The initiative allows residents to choose at least five physical infrastructure projects they want to see in their neighborhood.

Halloran’s constituents voted to create kayak and canoe launches, restore the Poppenhusen Institute and MacNeil Park, add special needs equipment to local playgrounds, renovate P.S. 98’s art room and secure school smart boards and NYPD security cameras throughout the district.

Comrie said other projects that made the ballot, but not the ultimate cut, will also be funded. These include upgrading the Bayside Historical Society Officers’ Club, improving Fort Totten Park sidewalks and adding a bird watching platform at Osprey Landing.

Educational youth programs like the Alley Pond Environmental Center Inc., health initiatives by Flushing Hospital Medical Center and events by business groups like the Bayside Village Business Improvement District, among many other programs, are also in the budget.

 

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Mayor: Police stop too many whites, not enough minorities


| lguerre@queenscourier.com

Photo courtesy of NYC Mayor's Office Flickr /Photo by Spencer T Tucker

Mayor Michael Bloomberg answered critics of the city’s controversial stop-and-frisk policy by saying the NYPD doesn’t stop enough people of color and stops too many whites.

Less than one day after the City Council approved major legislation to change up management of the police department against the mayor’s wishes, Bloomberg made the controversial remark about the stop-and-frisk policy on his morning radio show on June 28.

“One newspaper and one news service, they just keep saying, ‘Oh it’s a disproportionate percentage of a particular ethnic group.’ That may be, but it’s not a disproportionate percentage of those who witnesses and victims describe as committing the murders,” Bloomberg said referring to crime statistics that show the police stop much more minorities than whites.

He added, “In that case, incidentally, I think, we disproportionately stop whites too much and minorities too little. It’s exactly the reverse of what they’re saying. I don’t know where they went to school, but they certainly didn’t take a math course, or a logic course.”

Some mayoral candidates already criticized Bloomberg’s comments.

“To turn around after communities in the city of New York– black and Latino communities– that the inappropriate use, the improper use, the misuse of stop-and-frisk that has caused so much pain and so many problems and then to turn around and say ‘I’m sorry I didn’t stop enough people’– that’s the outrageous part,” said Bill Thompson, the only black candidate running for mayor. “His comments weren’t worthy of any elected official, much less the mayor of the city of New York.”

The City Council passed the Community Safety Act on Thursday. The legislation has two bills, one that creates an inspector general to oversee the police department with the commissioner, and the other which makes it easier for people to sue the police over racial profiling cases. The second bill was pushed in part because some legislators thought the police department abused the power of stop-and-frisk.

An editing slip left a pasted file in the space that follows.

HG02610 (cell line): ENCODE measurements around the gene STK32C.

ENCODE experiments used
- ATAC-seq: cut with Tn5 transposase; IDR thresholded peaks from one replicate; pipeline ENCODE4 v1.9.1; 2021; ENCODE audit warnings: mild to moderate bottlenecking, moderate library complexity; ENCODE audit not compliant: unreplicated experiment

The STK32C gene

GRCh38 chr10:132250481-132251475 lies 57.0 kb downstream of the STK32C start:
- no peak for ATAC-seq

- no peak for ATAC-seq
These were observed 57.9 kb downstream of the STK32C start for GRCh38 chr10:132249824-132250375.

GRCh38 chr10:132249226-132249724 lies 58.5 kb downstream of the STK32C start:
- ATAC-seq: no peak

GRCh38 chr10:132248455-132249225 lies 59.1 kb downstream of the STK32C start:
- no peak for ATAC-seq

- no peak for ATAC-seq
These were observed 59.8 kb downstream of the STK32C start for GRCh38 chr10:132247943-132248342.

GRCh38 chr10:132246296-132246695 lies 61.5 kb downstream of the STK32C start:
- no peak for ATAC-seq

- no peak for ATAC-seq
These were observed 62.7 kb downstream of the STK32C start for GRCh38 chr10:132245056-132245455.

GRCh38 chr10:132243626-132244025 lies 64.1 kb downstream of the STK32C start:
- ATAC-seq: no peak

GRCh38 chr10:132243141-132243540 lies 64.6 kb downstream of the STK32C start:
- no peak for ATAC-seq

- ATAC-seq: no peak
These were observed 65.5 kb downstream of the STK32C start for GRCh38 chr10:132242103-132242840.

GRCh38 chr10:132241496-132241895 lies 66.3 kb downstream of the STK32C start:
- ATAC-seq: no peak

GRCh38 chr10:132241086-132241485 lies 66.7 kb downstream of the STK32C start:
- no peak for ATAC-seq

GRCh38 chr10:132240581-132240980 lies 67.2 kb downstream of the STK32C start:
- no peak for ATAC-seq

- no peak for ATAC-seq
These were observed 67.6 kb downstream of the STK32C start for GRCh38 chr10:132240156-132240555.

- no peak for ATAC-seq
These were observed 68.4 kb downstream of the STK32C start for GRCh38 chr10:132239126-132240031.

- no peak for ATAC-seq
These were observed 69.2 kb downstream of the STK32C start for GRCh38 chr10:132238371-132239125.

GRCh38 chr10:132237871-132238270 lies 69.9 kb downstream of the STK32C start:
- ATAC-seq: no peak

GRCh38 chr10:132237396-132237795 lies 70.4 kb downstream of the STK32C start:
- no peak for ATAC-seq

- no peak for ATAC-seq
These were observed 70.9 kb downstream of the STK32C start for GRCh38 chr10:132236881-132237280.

Bloomberg has vowed to veto the bills.

 

Council District 24 contender Alex Blishteyn is the ‘citizen candidate’


| mchan@queenscourier.com

Photo courtesy of Alex Blishteyn

A Fresh Meadows attorney wants to breathe life back into stunted small businesses in his district.

Alex Blishteyn, a Republican candidate for City Council, said he has seen too many shops close their shutters in the 23 years he has lived in District 24.

“I remember that area when small businesses were flourishing,” he said. “You could walk up Kissena Boulevard and people would be going in and out of stores.”

Now, Blishteyn said, local stores are being “overregulated and overburdened” with city taxes and regulations.

“They’re not being allowed to operate,” he said. “That’s why we’re seeing a lot of them shut down. They’re being nickel-and-dimed to death.”

The first-time candidate has raised about $16,000 so far in his bid to replace Councilmember James Gennaro, who is stepping down after reaching his term limit. District 24 stretches from Fresh Meadows to Jamaica.

“I think that the community is not well represented,” said Blishteyn, 35. “We need a voice for the people who actually live in that area, one who actually represents the residents of the area. I haven’t found that to be the case.”

Blishteyn, who calls himself the “citizen candidate,” said education is at the top of his agenda. He added that instituting a voucher program and tax credits for private school tuition would give parents more school choices for their children.

“I’ve never been a political activist,” Blishteyn said. “I’m the regular guy who really has had enough with what’s happening with our city.”

Blishteyn is supported by past and present GOP lawmakers including Councilmember Eric Ulrich and former Congressmember Bob Turner.

Other candidates in the District 24 race include former Assemblymember Rory Lancman, who leads in fundraising, Andrea Veras and Mujib Rahman.

 

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Flushing millionaire Isaac Sasson drops out of 24th City Council District race


| mchan@queenscourier.com

THE COURIER/File photo

A lottery millionaire from Flushing has scratched himself off the City Council ticket.

Isaac Sasson, 72, has dropped his bid for the 24th District and will instead “focus his efforts on his philanthropy and his related positions in the Orthodox Jewish community,” his campaign said in a statement.

The Democrat announced in January he would gamble to replace outgoing Councilmember James Gennaro in the district that stretches from Fresh Meadows to Jamaica.

Sasson, a former organic chemistry professor at Queens College and retired cancer researcher, won a $13 million lottery jackpot in 2007. But his luck turned in 2009 when he lost his first bid for City Council and then again in 2010 for State Senate.

He is not the first to drop out of the District 24 race. Democratic District Leader Martha Taylor terminated her campaign in February due to health concerns.